August 1, 2016
Lack of Trust – and a Proposed Dump in Texas – Threaten the U.S. Department of Energy’s Attempt to Restart the Federal High-Level Radioactive Waste Management Program
WASHINGTON, D.C. – As it decides what constitutes community consent to a nuclear waste dump, the U.S. Department of Energy (DOE) should acknowledge its past mistakes, be responsive to public input and disavow attempts by the private sector to site a nuclear waste storage facility in Texas, Public Citizen has told the agency.
Public Citizen submitted its comments (PDF) on Sunday in response to the agency’s invitation for public input on how it should go about establishing sites for high-level nuclear waste facilities.
Over the past six months, the department has been holding public hearings across the country to solicit public input on and move forward consent-based siting, a new approach to siting nuclear waste storage and disposal facilities.
The concept of consent-based siting, part of recommendations made in 2012 by the Obama administration’s Blue Ribbon Commission on America’s Nuclear Future, reportedly has enjoyed success in other countries pursuing nuclear waste disposal. It has been touted as a potential antidote to the four decades of failed nuclear waste policy in the U.S. and has been embraced by the DOE.
But the success of this process and its aim to reset the federal radioactive waste program is already jeopardized. While the DOE is deciding what constitutes consent, an application for a new, high-level radioactive waste dump in Andrews County, Texas, is moving through the process at the U.S. Nuclear Regulatory Commission. Waste Control Specialists, which now operates a low-level radioactive waste dump there, wants to expand. Its plan would involve more than 10,000 shipments of radioactive waste generated across much of the United States over 20 or more years.
“This proposal for ‘interim storage’ in Texas is putting the cart before the horse and is clearly at cross purposes with the DOE’s effort to develop a new approach that is safe, adaptive, staged and aimed at achieving state and community consent for storing our country’s lethal nuclear waste,” said Tom “Smitty” Smith, director of Public Citizen’s Texas office. “While the Blue Ribbon Commission and Energy Secretary Ernest Moniz tout Texas and New Mexico as communities that might want this waste, the DOE has failed to even hold hearings in the targeted West Texas community to ascertain what the citizens think would constitute consent. This blatant omission further erodes public trust in the DOE and could derail its new approach before it even begins. To correct course, the agency should publicly oppose WCS’ proposal as premature.”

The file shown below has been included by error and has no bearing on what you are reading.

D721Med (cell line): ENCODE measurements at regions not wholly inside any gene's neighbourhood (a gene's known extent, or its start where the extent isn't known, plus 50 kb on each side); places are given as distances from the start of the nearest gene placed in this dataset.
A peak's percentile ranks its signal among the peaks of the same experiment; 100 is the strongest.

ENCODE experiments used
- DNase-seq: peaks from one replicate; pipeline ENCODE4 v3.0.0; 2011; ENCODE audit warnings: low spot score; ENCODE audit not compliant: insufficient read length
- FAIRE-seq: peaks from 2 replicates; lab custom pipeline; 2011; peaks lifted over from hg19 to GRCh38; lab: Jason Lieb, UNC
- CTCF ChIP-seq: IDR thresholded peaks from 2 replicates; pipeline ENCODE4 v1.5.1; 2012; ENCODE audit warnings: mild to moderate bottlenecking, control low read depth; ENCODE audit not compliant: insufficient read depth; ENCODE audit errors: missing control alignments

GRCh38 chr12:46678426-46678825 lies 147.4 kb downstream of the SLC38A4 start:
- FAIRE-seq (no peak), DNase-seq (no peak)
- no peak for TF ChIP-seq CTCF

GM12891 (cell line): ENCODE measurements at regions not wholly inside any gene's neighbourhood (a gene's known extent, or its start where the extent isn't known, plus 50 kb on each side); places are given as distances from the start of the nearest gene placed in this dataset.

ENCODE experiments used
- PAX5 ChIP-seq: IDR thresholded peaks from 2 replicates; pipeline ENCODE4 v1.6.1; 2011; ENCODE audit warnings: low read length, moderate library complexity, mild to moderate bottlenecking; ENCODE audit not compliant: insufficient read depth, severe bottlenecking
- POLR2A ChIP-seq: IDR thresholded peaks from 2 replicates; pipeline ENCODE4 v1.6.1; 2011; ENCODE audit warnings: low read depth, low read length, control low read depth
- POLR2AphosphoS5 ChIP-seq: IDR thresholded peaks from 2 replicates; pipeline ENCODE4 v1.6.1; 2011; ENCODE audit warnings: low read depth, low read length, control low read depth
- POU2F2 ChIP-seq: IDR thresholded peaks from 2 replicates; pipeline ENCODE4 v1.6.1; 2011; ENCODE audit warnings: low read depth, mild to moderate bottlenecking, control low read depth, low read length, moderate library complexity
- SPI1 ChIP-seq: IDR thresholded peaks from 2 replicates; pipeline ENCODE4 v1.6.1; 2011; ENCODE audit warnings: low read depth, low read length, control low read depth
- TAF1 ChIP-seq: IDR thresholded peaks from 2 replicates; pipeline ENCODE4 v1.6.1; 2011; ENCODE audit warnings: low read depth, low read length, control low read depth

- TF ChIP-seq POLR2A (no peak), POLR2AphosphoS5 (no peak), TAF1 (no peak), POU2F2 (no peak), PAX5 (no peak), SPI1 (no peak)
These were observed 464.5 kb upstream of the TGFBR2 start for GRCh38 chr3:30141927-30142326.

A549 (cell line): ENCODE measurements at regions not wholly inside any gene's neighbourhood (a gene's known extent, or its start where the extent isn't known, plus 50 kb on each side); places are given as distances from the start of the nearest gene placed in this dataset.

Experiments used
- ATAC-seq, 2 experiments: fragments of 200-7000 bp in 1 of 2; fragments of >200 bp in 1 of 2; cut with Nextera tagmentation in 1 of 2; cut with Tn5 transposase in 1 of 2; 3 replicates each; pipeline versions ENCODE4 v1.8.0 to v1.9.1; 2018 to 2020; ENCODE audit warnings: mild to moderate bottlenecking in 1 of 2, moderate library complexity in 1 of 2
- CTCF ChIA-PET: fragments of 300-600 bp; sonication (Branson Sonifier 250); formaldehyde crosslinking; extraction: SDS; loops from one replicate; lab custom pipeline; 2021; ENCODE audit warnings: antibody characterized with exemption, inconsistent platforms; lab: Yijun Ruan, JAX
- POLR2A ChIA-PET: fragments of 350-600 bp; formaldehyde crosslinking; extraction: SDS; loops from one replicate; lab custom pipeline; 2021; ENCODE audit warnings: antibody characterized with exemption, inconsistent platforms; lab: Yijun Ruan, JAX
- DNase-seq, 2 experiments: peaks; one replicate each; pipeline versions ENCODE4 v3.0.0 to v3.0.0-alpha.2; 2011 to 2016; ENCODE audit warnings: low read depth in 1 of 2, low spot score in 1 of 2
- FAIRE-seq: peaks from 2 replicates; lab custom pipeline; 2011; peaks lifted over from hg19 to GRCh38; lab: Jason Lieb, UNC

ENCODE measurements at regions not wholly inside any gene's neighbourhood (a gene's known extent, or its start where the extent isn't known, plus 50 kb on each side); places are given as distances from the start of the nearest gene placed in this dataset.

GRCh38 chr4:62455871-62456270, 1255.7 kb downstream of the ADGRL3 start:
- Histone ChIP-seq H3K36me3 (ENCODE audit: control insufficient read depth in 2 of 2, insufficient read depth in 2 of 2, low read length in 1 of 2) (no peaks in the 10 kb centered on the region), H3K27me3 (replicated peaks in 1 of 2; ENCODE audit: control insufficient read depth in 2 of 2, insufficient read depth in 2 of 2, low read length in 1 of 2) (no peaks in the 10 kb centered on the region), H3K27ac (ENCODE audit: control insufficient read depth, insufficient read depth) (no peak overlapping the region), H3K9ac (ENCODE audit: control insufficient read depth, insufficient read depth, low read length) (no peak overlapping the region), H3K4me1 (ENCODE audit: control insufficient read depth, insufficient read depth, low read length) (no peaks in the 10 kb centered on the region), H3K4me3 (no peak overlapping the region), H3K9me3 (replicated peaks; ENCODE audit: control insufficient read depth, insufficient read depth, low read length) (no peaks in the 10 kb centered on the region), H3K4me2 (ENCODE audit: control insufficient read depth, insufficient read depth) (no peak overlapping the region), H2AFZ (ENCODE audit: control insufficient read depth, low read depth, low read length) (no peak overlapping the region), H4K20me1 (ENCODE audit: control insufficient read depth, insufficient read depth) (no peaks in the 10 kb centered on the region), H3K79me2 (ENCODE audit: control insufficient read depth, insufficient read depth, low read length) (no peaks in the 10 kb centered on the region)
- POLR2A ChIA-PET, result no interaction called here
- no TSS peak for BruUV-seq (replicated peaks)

Added Allison Fisher, outreach director for Public Citizen’s Energy Program, “The DOE has an opportunity to overhaul an agency culture that has systematically disregarded the public and failed to meet its commitments. But it is already wasting it. Acknowledging its past and present shortcomings – including failing the people of Andrews County – and taking steps to correct its mistakes are the first step to saving consent-based siting from becoming another blot on the DOE’s record.”
Other recommendations by Public Citizen include:
- Stop promoting nuclear power. The DOE has, in part, framed the need for a nuclear waste repository as essential to continuing to use nuclear power. By conflating its role as a waste manager with that of a nuclear advocate, the DOE is inviting wariness and skepticism into the process.
- Reconsider consolidated storage. The DOE’s pursuit of consolidating nuclear waste at one or more facilities is ill-conceived and is motivated by politics and profits rather than safety. It would needlessly require the waste to be moved twice, would draw resources and attention away from siting a permanent repository and could condemn those temporary sites to indefinite waste management facilities. Once waste is “stored” and title is transferred to the federal government, the site will likely become the nation’s permanent repository because the utilities will no longer be lobbying to get the waste off their sites. Plus, a costly and controversial waste repository will be at the bottom of Congress’ funding priority list.
- Acknowledge past and present mistakes. From mismanaged federal facilities and unmanaged contractors, to disregard for public input, to whistleblower retaliation, the DOE is far from a model agency. To begin to restore trust, the DOE should admit to its shortcomings and announce a break with the past by taking corrective measures.
- Implement transportation recommendations. A 2006 National Academy of Science report found that the DOE must take steps to adequately plan for a national spent fuel transportation campaign and engage with stakeholders. But nearly a decade later, many of the report’s recommendations have yet to be implemented. Worse, the routes for transporting the waste won’t be finalized until the next decade, making it difficult for all the potentially affected communities to give informed consent.
- Refrain from setting deadlines that are unachievable.